One of the most notable discoveries was the Buddhist cave library in the Magao Grottoes. The cave had been sealed and hidden at the end of the first millennium AD and only re-discovered in 1900. Forty thousand manuscripts, paintings and printed documents on paper and silk were found in the cave itself. These unique items have fascinating stories to tell of life on this great trade route from 100 BC to AD 1400. Yet most were dispersed to institutions worldwide in the early 1900s, making access difficult. Unfortunately, many were destroyed during the bombing of London by the Nazi’s during WWII.

I’m at the The “Jade Gate” or “Small Fangpan Castle” near Dunhuang, China 2008

Pictured above, my trekking group also went to the “Yumen Pass”. The Yumen Pass was located about 90 km northwest of Dunhuang City.

The Jade Gate or the “Small Fangpan Castle Entrance” in China

In the early period of Emperor Wu of Han Dynasty (138 BC), he expanded the territory and pacified the northwestern border. The ambitious ruler, Emperor Wu sent Zhang Qian to travel west and persuade the tribe Yuezhi in the west to make alliance and extirpate Xiongnu in the north. Zhang Qian’s first journey started from Chang’an (now Xian) and reached the Hexi Corridor via Yumen Pass.

The “Jade Gate” on the Ancient Silk Road in China.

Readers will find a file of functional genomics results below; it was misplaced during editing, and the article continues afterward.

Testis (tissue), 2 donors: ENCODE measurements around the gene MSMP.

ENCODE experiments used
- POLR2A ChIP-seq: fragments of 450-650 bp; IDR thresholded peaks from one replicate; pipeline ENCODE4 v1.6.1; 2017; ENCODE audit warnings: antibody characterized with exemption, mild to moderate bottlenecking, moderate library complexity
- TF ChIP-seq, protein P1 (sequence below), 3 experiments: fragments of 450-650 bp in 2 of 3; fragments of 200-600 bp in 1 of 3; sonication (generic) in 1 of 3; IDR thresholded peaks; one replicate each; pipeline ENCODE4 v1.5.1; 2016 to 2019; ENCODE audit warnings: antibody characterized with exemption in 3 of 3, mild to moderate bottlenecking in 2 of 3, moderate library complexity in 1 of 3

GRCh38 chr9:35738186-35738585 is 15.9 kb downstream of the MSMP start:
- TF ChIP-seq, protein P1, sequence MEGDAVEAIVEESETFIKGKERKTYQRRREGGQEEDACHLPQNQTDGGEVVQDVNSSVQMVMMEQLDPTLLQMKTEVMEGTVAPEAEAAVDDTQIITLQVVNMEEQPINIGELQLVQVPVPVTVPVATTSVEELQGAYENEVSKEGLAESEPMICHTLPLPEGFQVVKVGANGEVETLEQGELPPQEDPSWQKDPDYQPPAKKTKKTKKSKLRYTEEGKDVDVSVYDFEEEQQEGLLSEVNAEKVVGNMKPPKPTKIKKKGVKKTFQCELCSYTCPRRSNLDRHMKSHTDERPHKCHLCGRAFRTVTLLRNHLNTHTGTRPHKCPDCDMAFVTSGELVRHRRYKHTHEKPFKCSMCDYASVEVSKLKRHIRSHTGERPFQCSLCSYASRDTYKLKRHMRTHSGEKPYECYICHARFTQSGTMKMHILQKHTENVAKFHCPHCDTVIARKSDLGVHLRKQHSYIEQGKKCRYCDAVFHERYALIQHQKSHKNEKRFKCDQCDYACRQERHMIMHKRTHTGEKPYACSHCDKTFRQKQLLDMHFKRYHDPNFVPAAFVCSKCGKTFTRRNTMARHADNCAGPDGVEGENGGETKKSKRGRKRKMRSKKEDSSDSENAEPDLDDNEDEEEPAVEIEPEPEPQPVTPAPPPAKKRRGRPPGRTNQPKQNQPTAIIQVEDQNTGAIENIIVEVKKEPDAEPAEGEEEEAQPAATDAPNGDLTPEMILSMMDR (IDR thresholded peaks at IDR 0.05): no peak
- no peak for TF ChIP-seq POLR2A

In the many years followed during Han Dynasty, Yumen Pass witnessed a large number of great historical events, including the brave generals’ suppression of frontier harassment, Zhang Qian’s second contact of East-to-West, splendid development of the Dunhuang culture, and lastly the flourishing trade and culture exchange between China and Eurasia.

The “Large Fangpan Castle” in China.

Pictured above, the Big Fangpan Castle, was built in Western Han Dynasty.

I’m posing in front of the “The Large Fengpan Castle in China” or the Hechangcheng Relic Site in 2008

The Hechangcheng Relic Site is the oldest, largest quartermaster depot along the northwestern Great Wall frontier in ancient China.

Part of the wall at the Hechangcheng Relic Site

Pictured below, the Great Wall of the Han Dynasty was built much earlier than the famous Mutianyan, Badaling, and Jinshanling Great Walls of China (there all are part of Ming Dynasty Great Wall).

The Great Wall of the Han Dynasty 2008

The older Great Wall of the Han Dynasty is situated about 6 km west of Small Fangpan Castle, (pictured above).

Part of the Han Dynasty Great Wall

Constructed in the early period of Emperor Wu, the Great Han Wall started from west Dunhuang, winded more than 1, 000 km eastward via Yumen Pass, Zhangye, Shandan, Wuwei and terminated in Ningxia.

The Great Wall of the Han Dynasty near Dunhuang, China 2008

Pictured below, adjusting measures to local condition, Han Great Wall was made by branches, reeds, sand gravels and other local materials instead of masonry structure. There was a beacon tower in every 5 km to convey news in ancient Great Wall.

What the Great Wall of the Han Dynasty is made of

Picture below, a few dilapidated walls on the soft Gobi and gravel hills are the only remains you can see after over 2, 000 years’ erosion.

The Great Wall of the Han Dynasty (138 BC)
Remnants of “The Great Wall of the Han Dynasty”